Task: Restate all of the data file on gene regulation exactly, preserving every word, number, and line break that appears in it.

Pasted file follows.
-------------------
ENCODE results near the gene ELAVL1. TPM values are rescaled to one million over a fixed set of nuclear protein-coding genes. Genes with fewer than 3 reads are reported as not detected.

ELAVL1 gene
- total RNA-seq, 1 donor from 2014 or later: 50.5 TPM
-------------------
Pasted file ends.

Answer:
ENCODE results near the gene ELAVL1. TPM values are rescaled to one million over a fixed set of nuclear protein-coding genes. Genes with fewer than 3 reads are reported as not detected.

ELAVL1 gene
- total RNA-seq, 1 donor from 2014 or later: 50.5 TPM